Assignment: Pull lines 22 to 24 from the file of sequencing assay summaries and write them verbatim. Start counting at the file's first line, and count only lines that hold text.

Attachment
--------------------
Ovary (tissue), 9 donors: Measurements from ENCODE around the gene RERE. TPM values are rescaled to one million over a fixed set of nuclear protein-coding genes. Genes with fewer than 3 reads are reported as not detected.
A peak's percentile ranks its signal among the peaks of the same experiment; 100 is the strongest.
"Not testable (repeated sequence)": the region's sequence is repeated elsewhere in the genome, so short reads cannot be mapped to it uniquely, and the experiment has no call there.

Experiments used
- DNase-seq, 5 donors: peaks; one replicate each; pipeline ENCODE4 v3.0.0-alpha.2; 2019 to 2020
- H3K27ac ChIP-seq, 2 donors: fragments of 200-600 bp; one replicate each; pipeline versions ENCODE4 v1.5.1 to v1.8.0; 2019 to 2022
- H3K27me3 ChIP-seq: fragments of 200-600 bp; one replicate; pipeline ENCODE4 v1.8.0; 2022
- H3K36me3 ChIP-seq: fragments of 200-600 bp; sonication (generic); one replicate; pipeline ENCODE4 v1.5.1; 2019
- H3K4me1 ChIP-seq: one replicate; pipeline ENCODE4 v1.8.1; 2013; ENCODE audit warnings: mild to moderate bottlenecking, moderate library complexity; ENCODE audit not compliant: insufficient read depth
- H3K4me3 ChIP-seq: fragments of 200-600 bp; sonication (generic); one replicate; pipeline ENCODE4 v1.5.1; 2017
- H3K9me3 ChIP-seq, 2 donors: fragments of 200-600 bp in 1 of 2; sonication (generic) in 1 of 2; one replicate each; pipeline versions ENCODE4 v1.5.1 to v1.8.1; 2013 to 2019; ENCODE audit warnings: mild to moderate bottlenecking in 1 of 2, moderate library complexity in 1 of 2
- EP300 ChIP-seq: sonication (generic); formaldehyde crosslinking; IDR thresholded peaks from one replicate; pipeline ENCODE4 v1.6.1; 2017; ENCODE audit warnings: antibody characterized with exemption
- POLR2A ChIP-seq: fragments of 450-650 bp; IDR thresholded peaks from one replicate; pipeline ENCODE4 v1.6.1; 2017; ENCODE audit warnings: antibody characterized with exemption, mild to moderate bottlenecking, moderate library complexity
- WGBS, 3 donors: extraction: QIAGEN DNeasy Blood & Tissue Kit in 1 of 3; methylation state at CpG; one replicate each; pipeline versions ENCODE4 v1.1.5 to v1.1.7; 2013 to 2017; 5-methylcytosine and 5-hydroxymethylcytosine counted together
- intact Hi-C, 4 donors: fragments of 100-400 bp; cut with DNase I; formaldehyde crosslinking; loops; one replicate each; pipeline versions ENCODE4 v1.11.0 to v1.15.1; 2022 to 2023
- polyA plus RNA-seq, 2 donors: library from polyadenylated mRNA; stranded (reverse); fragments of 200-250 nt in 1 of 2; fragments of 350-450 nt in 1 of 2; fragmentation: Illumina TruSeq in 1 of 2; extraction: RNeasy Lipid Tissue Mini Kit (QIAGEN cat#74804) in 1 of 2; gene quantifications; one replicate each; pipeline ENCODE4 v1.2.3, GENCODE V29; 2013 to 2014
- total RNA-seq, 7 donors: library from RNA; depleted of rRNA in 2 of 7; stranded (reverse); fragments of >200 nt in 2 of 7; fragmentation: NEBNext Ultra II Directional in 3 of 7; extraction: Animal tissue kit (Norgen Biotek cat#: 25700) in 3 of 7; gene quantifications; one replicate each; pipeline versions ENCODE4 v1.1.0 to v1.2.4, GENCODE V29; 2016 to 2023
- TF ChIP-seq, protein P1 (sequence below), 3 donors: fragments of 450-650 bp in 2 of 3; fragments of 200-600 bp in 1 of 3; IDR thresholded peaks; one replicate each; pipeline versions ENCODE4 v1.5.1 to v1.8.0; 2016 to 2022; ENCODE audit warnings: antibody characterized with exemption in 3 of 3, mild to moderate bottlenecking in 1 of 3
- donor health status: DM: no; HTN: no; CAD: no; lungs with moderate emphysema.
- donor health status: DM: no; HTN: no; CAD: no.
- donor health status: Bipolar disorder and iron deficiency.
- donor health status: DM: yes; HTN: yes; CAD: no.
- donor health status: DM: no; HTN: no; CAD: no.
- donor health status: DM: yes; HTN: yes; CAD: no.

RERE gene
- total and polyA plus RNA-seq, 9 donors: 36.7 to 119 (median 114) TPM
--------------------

- donor health status: DM: yes; HTN: yes; CAD: no.
- donor health status: DM: no; HTN: no; CAD: no.
- donor health status: DM: yes; HTN: yes; CAD: no.